MS. ROMANO: Can I get a reaction on what--on Dick Cheneyís comments, that there will be a high probability of a terrorist attack--that terrorists will attempt a catastrophic nuclear attack in the next few years?
MR. AXELROD: I think we all live with the reality that there is a threat, and itís a grave threat. It existed during the years of the Bush administration. Weíre living with it now. Itís something that the President is completely focused on and meets every day on these threats.
I was disappointed in the Vice Presidentís comments, not because he said--stated the obvious which is that there are threats that are grave, but that he suggested that somehow the Presidentís decisions on torture in Guantanamo would increase the likelihood of that.
You know, one of the things that Iíve been impressed by is the graciousness that President Bush has shown during this transition period and in the weeks--first weeks of this administration.
When he left, he wished us the best, and I believe that he meant that, and I--apparently, the memo didnít circulate around the White House because Iíve seen, you know, what I consider tasteless comments by the Vice President, amazing comments by Karl Rove.
You know, the last thing that I think weíre looking for at this juncture is advice on fiscal integrity or ethics from Karl Rove. , anyone whoís read the newspapers for the last eight years would laugh at that.
So, I appreciate that President Bush has been so classy during this period, and Iím disappointed that some of the folks who worked for him didnít--donít share that.
MS. ROMANO: And so quickly. , they didnít even give you any breathing room.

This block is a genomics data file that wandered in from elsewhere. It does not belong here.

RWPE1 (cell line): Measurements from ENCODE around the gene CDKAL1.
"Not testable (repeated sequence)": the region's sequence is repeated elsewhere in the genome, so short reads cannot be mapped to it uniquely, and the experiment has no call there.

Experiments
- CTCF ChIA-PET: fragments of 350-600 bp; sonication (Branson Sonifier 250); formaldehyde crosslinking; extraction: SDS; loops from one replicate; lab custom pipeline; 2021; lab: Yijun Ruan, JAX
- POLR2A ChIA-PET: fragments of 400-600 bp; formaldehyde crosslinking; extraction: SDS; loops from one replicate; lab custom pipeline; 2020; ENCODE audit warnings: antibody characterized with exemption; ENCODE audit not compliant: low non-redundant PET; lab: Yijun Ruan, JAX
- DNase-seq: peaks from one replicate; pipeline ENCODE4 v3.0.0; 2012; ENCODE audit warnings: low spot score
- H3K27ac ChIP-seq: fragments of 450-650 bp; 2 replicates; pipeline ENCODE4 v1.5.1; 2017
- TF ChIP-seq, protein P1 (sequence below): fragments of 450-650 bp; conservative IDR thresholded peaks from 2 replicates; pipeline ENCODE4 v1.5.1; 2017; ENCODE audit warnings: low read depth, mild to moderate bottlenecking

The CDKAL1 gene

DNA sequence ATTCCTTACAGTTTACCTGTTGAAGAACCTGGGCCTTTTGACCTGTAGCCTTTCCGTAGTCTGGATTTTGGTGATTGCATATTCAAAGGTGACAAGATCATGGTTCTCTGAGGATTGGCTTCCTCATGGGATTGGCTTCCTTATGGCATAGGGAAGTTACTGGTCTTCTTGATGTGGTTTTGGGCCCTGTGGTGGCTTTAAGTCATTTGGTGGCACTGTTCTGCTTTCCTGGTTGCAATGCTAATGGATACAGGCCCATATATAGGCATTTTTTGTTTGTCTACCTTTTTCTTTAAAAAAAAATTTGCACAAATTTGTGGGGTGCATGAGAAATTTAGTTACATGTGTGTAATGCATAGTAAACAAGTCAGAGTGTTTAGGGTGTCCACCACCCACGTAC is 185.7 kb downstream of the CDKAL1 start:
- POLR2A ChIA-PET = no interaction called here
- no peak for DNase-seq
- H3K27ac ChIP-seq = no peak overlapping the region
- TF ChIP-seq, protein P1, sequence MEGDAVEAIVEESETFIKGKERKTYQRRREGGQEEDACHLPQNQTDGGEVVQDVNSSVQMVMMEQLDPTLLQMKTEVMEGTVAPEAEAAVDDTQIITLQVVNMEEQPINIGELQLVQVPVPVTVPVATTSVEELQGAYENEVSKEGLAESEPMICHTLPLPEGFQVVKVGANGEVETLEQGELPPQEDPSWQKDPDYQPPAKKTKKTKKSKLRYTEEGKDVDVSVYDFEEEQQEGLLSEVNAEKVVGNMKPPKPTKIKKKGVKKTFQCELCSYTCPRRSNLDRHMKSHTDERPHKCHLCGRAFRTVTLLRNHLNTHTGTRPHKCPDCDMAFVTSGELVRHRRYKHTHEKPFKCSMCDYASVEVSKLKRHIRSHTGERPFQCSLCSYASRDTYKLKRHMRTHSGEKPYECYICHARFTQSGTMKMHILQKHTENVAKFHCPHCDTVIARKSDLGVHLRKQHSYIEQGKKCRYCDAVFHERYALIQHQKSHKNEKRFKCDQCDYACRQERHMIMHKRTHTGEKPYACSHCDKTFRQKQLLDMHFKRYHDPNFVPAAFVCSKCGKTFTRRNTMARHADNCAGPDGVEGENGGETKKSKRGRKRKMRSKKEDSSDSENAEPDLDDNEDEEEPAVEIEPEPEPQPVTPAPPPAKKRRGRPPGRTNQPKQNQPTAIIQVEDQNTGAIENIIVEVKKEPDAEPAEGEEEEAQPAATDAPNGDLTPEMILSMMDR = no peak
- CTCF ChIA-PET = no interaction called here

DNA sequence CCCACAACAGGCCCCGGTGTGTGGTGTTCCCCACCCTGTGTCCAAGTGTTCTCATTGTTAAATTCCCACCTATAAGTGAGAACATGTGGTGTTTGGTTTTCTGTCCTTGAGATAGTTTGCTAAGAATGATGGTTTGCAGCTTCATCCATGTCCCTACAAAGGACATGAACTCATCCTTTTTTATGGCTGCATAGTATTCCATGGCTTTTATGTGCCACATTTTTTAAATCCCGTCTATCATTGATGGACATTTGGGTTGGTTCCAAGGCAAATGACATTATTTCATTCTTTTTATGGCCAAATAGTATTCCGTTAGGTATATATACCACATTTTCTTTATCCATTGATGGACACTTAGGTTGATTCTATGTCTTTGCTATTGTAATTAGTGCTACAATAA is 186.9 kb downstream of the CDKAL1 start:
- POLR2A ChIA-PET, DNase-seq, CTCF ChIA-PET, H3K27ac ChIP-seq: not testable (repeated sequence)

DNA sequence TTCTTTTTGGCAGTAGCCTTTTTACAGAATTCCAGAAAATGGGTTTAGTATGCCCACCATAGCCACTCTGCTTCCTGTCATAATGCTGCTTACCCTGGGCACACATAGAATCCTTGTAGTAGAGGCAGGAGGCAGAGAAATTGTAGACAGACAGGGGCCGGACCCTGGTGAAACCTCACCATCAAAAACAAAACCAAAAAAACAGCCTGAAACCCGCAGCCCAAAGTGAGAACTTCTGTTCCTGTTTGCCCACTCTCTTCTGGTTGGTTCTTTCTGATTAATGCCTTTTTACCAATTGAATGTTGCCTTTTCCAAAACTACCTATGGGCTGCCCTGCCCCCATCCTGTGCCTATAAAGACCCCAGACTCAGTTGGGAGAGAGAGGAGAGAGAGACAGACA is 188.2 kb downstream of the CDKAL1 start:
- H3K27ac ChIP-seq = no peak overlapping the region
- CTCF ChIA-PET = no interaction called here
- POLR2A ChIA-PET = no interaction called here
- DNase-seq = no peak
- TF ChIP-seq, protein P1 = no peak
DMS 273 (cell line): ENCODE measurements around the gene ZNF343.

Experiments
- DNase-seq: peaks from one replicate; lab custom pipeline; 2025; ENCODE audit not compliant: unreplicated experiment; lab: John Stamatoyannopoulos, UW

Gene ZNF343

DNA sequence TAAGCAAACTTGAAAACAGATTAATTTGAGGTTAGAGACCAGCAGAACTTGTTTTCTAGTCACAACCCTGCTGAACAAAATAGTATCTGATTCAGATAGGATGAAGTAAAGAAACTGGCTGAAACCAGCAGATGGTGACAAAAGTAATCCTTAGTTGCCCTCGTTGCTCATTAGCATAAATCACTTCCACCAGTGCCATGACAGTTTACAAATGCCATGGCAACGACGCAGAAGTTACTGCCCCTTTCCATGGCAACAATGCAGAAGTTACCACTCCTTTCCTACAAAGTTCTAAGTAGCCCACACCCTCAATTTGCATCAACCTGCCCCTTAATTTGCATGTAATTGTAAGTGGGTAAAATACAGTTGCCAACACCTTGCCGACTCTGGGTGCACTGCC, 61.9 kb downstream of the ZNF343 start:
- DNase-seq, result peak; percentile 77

MR. AXELROD: Yeah. Iíve never seen anything really like it. The truth is we do only have one President at a time, and weíve got serious challenges in this country, and to engage in that kind of intramural stuff.
I mentioned Andy Card saying that we were somehow denigrating the Presidency because people were wearing short sleeves in the Oval Office. Weíre wearing short sleeves because we have to roll up our sleeves and clean up the mess that we inherited.
So, I was--yeah, I was surprised by all of that.
MS. ROMANO: Last question, the peanut butter crisis.
MR. AXELROD: Yes.
MS. ROMANO: We have nine deaths. 1,400 products are impacted. What are you guys doing on that?
MR. AXELROD: Well, the Presidentís been in touch with--and the Chief of Staff with Secretary Vilsack in Agriculture, with some of the folks at the FDA. Weíre close to appointing a new FDA Commissioner.
Thereís obviously great concern about it. The President talks about the fact that his daughter Sasha loves peanut butter. And the thought that we might be sickening our children because of a deficiency--
MS. ROMANO: Do we need more inspectors?
MR. AXELROD: Well, the question is not--thatís not the only question. The question is are we--do we have too many overlapping jurisdictions here, and is there some way to streamline this and make the process more effective? And thatís what weíve asked people to look at.
Food safety has become more and more of a fundamental issue over the last few years, and, you know, the one thing that the government ought to be able to guarantee every American is that the food they eat is safe and wonít make them sick, and weíre committed to making sure that thatís the case.
MS. ROMANO: Okay, great. Thank you.
MS. ROMANO: And have a happy birthday.
MR. AXELROD: Yeah, you too. You too.